☑  To increase your pool of industry experts, consider and encourage requests for career education equivalency.

☑  Offer regular professional development and training regarding equivalency procedures and the principles of equivalency for your equivalency committee.

☑  Have standard documentation that equivalency committees consider for review/approval of equivalency cases.

☑  Have a system for documenting historical case studies of past equivalency reviews for comparison to current cases.

☑  Consider industry experience and certifications and eminence as a way to fulfill the breadth of education requirement.

☑  Have an established equivalency committee that meets regularly and has a liaison to Human Resources.

Committees should consider faculty hiring timelines so that they are available during peak periods to make equivalency decisions efficiently.

✓  Equivalency committee membership should include participation from multiple disciplines/areas of expertise (Career Education, Sciences, Arts & Humanities, Counseling, and District administration); a minimum of one discipline expert (Dean or Faculty) should be included in the review of each case.

✓  Ensure that committee members understand the required minimum qualifications, options for equivalency, and its purview for denying/approving equivalency cases.

Considerations for Assisting Applicants for Equivalency

☑  Have a standard equivalency application that is available to candidates with instructions on completing the application in the job posting.

☑  List “equivalency” in your website sitemap. Link it to a YouTube or PowerPoint explaining the equivalency process at your college.

☑  Post your equivalency process and directions on line as part of regular application process.

Considerations for Hiring Committees

☑  Inform hiring committees about the process for assessing candidates who are requesting equivalency and establish a liaison with Human Resources to assist with the processing of the equivalency case.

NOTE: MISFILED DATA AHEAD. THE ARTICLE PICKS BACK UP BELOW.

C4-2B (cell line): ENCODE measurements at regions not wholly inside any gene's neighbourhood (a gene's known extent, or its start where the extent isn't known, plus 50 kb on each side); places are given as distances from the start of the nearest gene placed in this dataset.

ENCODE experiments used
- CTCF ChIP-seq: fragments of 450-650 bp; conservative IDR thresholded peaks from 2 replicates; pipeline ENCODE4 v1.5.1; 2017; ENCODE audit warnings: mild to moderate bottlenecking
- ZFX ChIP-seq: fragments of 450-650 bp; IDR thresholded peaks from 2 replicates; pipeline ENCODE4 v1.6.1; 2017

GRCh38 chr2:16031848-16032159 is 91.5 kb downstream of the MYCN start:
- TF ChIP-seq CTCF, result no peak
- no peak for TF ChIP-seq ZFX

☑  Include training about equivalency in hiring committee orientations.

☑  In establishing hiring timelines, allow sufficient time for equivalency review (standard review time should be included in equivalency procedures and communicated to hiring committees during hiring orientation).

It is important to remember that the purpose of the equivalency process is to screen candidates into, not out of, hiring pools. Individuals who are granted equivalency to the minimum qualifications are qualified applicants for full-time and part-time faculty positions. Furthermore, the focus of equivalency is on the minimum qualifications of the candidate, not the candidate’s perceived strengths and abilities as a potential faculty member, a function of the formal hiring process. The equivalency process is not the same as the hiring process.

Professional guidance for the use of equivalence to minimum qualifications is provided in the 2016 ASCCC paper, Equivalence to the Minimum Qualifications.[3] This paper includes the principled framework of the standards to follow when using local equivalency processes. Equivalence to the minimum qualifications means equal to the minimum qualifications by a different means other than the completion of the formal education requirements stated in the faculty minimum qualifications. As such, the use of equivalency is not a substitute for meeting minimum qualifications, nor does it constitute the lowering of professional standards for faculty. Rather, it is an assessment of whether or not an applicant’s educational and/or professional background equates to the minimum qualifications for service as faculty in the California community colleges.

Therefore, local senates must ensure that the use of equivalency does not result in the lowering of professional standards. To this end, the ASCCC recognizes that practical tools are needed to complement its principled professional guidance. The ASCCC is committed to further efforts to develop resources and tools for colleges and districts to use their equivalency process more effectively, as a means to deepen the pool of qualified applicants for career education faculty positions.

[1] Career and technical education in the California Community College system is now officially called career education. The references to “CTE” in this article reflect the actual titles of the work group and the guidance document prior to launch of the Chancellor’s Office California Career Education Campaign. Please go to <; for more information.

[3] Equivalence to the Minimum Qualifications is available at <;.